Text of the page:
Events in Libya over the past month prove what I have been saying for more than twenty years: American leaders want and need a military establishment that is large, highly capable and, ultimately very expensive. As the President noted in his speech last night it only took a month for his administration and the international community to decide to act in Libya and to launch air operations. The rapidity with which decisions were made and a coalition organized is noteworthy. More significant is the fact that the United States was able to deploy sufficient air and naval power in that time to conduct an overwhelming air offensive. Moreover, Washington initiated this war while simultaneously maintaining a significant presence in Iraq, running a full scale ground war in Afghanistan, providing assistance to Japanese earthquake and tsunami victims, conducting antipiracy in the waters off Somalia and doing a myriad of other operations around the world.
Two generations of investments in a highly capable military is what allowed President Obama to act decisively to protect lives in Libya while simultaneously promising the American people that there would be no U.S. boots on the ground. Yes, other nations have some similar capabilities, often purchased from the United States. But without the participation of the U.S. military with its unique assets, NATO could not now be conducting a war in Libya although it is right in Europe’s back yard.
NATO’s ability to organize and conduct multi-national air operations is a result of the adoption of U.S. command and control concepts and procedures as well as due to critical U.S.-developed platforms such as the AWACS. The U.S. alone was able to bring to bear the hundreds of sea launched cruise missiles, some fired from one of four unique converted ballistic-missile submarines, which destroyed the Libyan air defense network. Air Force B-2s, the only stealthy strategic bomber in the world, conducted thirty hour missions to deliver satellite-guided smart bombs against Libyan airfields. Rescue of the downed F-15 pilot was conducted from a U.S. amphibious warfare ship using the revolutionary MV-22 tilt rotor aircraft. Currently, specialized AC-130 and A-10 ground attack aircraft are striking ground targets in Libya. Specialized intelligence satellites and unmanned aerial systems such as the Global Hawk are monitoring the battlefield. This list goes on and on.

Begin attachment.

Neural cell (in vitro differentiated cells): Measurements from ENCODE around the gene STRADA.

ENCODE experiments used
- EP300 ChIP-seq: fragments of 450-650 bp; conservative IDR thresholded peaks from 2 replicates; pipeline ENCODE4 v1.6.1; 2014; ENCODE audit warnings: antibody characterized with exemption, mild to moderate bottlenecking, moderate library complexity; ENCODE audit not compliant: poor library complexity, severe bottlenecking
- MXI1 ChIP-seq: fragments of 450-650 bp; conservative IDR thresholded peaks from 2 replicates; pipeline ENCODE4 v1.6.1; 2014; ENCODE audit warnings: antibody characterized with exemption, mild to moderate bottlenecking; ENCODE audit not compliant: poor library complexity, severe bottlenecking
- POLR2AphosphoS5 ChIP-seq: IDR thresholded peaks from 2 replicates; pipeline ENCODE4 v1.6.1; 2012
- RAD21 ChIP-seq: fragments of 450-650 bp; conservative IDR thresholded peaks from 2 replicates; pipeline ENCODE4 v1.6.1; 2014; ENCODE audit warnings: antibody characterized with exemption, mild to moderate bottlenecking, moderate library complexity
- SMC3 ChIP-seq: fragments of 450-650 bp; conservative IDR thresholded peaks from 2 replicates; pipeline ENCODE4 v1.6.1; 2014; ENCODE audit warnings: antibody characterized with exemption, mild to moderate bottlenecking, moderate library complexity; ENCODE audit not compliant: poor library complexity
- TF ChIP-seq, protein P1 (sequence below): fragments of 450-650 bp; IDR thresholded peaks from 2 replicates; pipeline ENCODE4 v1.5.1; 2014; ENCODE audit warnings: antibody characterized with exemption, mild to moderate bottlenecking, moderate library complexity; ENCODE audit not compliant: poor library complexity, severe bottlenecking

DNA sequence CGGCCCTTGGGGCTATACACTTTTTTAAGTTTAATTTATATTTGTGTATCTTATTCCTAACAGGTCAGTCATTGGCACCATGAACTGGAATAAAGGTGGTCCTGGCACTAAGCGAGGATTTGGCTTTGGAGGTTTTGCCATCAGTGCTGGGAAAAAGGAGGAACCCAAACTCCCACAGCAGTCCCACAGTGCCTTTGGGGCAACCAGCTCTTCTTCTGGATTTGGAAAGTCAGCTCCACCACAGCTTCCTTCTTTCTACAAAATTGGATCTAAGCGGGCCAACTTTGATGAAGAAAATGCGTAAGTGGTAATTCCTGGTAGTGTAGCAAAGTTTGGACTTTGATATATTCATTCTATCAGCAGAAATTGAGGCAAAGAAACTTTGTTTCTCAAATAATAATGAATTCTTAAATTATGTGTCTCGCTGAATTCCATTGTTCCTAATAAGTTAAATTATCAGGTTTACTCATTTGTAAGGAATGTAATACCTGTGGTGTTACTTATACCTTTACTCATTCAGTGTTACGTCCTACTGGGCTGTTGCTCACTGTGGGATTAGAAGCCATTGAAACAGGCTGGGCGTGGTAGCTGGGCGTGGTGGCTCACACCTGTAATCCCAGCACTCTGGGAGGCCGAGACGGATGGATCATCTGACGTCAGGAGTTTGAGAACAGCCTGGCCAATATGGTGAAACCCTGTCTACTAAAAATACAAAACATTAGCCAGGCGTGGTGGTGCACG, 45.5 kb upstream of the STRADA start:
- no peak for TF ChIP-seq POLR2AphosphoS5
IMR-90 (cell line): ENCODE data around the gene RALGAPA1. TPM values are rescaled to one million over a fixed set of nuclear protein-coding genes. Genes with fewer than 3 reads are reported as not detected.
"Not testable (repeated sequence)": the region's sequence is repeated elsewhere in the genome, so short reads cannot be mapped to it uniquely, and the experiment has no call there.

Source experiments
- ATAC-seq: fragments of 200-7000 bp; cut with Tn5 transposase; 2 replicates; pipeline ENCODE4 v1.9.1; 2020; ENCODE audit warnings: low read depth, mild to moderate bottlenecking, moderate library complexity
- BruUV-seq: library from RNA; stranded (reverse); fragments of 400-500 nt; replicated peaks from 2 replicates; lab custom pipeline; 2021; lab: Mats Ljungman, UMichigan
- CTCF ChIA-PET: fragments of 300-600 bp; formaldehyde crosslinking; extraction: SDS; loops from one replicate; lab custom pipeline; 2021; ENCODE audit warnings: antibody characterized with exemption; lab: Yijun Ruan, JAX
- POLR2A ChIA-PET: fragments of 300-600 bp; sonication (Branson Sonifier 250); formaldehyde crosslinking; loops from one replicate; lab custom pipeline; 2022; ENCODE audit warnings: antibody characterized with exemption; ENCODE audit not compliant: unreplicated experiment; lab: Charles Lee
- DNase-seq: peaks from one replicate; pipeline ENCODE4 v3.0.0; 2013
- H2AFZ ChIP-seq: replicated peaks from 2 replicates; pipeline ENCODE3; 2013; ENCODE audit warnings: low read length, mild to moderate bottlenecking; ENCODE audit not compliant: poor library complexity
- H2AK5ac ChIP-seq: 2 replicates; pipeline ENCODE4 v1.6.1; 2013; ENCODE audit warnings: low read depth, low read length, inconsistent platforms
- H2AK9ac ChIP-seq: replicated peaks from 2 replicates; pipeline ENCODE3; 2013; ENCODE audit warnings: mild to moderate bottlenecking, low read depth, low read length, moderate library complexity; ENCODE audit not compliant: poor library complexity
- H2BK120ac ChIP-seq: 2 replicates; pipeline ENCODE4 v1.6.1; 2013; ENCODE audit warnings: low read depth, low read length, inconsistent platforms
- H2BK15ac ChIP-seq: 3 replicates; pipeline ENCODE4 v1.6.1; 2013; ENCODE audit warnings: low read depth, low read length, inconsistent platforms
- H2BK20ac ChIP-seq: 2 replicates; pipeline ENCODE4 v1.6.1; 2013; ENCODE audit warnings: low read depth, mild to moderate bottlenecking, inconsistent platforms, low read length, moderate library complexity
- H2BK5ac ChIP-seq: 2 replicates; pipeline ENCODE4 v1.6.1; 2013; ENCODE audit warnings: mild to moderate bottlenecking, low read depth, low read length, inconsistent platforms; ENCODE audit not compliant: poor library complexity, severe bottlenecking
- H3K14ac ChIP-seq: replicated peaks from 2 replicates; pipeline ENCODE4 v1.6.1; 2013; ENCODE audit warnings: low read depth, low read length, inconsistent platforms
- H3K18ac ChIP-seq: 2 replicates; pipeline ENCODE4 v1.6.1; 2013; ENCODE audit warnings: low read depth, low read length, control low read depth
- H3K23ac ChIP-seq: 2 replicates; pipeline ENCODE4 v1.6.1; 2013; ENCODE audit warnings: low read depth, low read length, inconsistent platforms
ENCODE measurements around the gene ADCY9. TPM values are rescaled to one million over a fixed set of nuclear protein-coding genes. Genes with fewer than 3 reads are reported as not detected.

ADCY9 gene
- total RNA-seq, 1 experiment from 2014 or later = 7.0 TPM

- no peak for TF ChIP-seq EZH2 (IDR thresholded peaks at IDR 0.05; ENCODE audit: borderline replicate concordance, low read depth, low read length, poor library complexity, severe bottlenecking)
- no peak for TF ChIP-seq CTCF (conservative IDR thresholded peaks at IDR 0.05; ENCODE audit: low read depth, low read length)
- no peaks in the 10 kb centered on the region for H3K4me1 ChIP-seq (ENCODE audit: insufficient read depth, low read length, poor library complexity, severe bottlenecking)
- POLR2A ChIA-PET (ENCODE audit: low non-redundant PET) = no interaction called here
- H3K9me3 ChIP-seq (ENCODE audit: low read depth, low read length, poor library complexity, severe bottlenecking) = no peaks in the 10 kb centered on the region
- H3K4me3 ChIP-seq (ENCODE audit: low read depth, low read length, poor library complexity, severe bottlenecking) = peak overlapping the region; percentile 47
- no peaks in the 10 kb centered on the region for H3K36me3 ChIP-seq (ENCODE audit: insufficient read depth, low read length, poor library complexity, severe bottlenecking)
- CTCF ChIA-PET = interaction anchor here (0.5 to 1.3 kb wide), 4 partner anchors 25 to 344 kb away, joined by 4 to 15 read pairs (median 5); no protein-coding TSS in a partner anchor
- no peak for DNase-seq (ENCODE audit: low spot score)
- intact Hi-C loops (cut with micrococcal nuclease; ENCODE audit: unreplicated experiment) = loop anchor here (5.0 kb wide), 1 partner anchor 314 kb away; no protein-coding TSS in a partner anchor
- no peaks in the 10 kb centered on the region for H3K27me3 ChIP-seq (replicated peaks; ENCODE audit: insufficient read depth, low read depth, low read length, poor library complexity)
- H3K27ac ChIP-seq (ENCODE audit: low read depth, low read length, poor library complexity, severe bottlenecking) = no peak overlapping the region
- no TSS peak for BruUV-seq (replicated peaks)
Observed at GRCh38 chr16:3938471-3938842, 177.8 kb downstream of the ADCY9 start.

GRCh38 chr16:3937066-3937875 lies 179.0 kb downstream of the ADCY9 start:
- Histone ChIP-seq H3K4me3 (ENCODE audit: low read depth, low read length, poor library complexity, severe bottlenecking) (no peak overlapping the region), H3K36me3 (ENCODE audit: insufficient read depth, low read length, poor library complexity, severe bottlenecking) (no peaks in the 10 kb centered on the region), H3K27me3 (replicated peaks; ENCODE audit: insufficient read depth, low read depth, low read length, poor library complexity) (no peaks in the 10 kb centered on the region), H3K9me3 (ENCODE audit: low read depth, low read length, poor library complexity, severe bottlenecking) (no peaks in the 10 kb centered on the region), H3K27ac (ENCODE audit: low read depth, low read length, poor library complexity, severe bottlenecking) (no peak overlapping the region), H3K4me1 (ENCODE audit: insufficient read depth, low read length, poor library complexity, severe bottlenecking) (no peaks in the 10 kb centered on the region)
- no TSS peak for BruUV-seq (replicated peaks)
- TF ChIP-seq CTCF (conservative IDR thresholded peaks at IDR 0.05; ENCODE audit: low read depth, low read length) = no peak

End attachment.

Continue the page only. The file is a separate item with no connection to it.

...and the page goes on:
The reality is that since the end of the Cold War the United States has made extensive and intensive use of its military establishment. If anything, the rate at which military units were deployed increased after the collapse of the Soviet Union. Republican and Democratic Administrations alike have found ways of usefully employing the military, including during natural disasters such as hurricane Katrina and the Indonesian tsunami.
We must recognize that American foreign policy and the structure of the international system rest on the foundation of a large and very capable military. In his speech last night, President Obama declared that when it came to events in Libya “some nations may be able to turn a blind eye to atrocities in other countries. The United States of America is different.” This country is different not because our values are any better than those of other countries but because we alone possess the means that allow us — and with us the rest of the world — to do something about it.
Current arguments for cutting the defense budget need to come to grips with the reality that Republican and Democratic Administrations alike have found a large and capable military useful and even necessary. Maintaining and modernizing such a military is an expensive proposition. We have a tendency of making it more expensive than is necessary through bad practices such as keeping an excessively large public sector defense industrial base and not pricing military benefits appropriately. Nevertheless, as events around the world have demonstrated of late, this is a necessary investment, one we and the world cannot avoid. So, if we like and use the military we should be willing to pay for it.
Find Archived Articles: